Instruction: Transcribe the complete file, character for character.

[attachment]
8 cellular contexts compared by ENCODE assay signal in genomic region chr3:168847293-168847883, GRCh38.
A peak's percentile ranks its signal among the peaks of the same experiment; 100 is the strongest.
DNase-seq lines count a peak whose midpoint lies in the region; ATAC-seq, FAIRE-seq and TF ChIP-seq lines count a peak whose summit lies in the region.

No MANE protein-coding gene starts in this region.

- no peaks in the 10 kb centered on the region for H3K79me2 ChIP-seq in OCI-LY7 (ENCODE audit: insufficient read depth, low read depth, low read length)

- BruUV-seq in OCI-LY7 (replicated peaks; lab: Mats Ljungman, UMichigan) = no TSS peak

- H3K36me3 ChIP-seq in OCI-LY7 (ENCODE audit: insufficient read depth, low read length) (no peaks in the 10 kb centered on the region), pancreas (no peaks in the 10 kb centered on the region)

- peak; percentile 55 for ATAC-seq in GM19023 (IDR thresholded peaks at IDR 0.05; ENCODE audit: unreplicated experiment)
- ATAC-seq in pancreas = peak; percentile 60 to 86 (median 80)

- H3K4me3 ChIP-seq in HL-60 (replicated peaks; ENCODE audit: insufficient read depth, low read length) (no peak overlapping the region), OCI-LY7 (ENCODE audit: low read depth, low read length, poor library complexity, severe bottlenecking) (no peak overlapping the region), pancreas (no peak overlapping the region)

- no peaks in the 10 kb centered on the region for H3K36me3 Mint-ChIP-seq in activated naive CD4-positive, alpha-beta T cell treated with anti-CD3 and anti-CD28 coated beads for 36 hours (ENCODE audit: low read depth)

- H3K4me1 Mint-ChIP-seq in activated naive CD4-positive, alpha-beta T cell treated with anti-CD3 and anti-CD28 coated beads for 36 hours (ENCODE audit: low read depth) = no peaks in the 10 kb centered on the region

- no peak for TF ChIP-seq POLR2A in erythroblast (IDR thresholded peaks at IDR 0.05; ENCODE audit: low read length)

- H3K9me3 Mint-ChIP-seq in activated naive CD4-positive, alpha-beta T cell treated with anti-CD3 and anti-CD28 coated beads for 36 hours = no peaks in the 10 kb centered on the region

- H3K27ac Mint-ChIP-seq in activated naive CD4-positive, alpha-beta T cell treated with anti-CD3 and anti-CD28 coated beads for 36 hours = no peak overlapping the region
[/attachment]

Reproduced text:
8 cellular contexts compared by ENCODE assay signal in genomic region chr3:168847293-168847883, GRCh38.
A peak's percentile ranks its signal among the peaks of the same experiment; 100 is the strongest.
DNase-seq lines count a peak whose midpoint lies in the region; ATAC-seq, FAIRE-seq and TF ChIP-seq lines count a peak whose summit lies in the region.

No MANE protein-coding gene starts in this region.

- no peaks in the 10 kb centered on the region for H3K79me2 ChIP-seq in OCI-LY7 (ENCODE audit: insufficient read depth, low read depth, low read length)

- BruUV-seq in OCI-LY7 (replicated peaks; lab: Mats Ljungman, UMichigan) = no TSS peak

- H3K36me3 ChIP-seq in OCI-LY7 (ENCODE audit: insufficient read depth, low read length) (no peaks in the 10 kb centered on the region), pancreas (no peaks in the 10 kb centered on the region)

- peak; percentile 55 for ATAC-seq in GM19023 (IDR thresholded peaks at IDR 0.05; ENCODE audit: unreplicated experiment)
- ATAC-seq in pancreas = peak; percentile 60 to 86 (median 80)

- H3K4me3 ChIP-seq in HL-60 (replicated peaks; ENCODE audit: insufficient read depth, low read length) (no peak overlapping the region), OCI-LY7 (ENCODE audit: low read depth, low read length, poor library complexity, severe bottlenecking) (no peak overlapping the region), pancreas (no peak overlapping the region)

- no peaks in the 10 kb centered on the region for H3K36me3 Mint-ChIP-seq in activated naive CD4-positive, alpha-beta T cell treated with anti-CD3 and anti-CD28 coated beads for 36 hours (ENCODE audit: low read depth)

- H3K4me1 Mint-ChIP-seq in activated naive CD4-positive, alpha-beta T cell treated with anti-CD3 and anti-CD28 coated beads for 36 hours (ENCODE audit: low read depth) = no peaks in the 10 kb centered on the region

- no peak for TF ChIP-seq POLR2A in erythroblast (IDR thresholded peaks at IDR 0.05; ENCODE audit: low read length)

- H3K9me3 Mint-ChIP-seq in activated naive CD4-positive, alpha-beta T cell treated with anti-CD3 and anti-CD28 coated beads for 36 hours = no peaks in the 10 kb centered on the region

- H3K27ac Mint-ChIP-seq in activated naive CD4-positive, alpha-beta T cell treated with anti-CD3 and anti-CD28 coated beads for 36 hours = no peak overlapping the region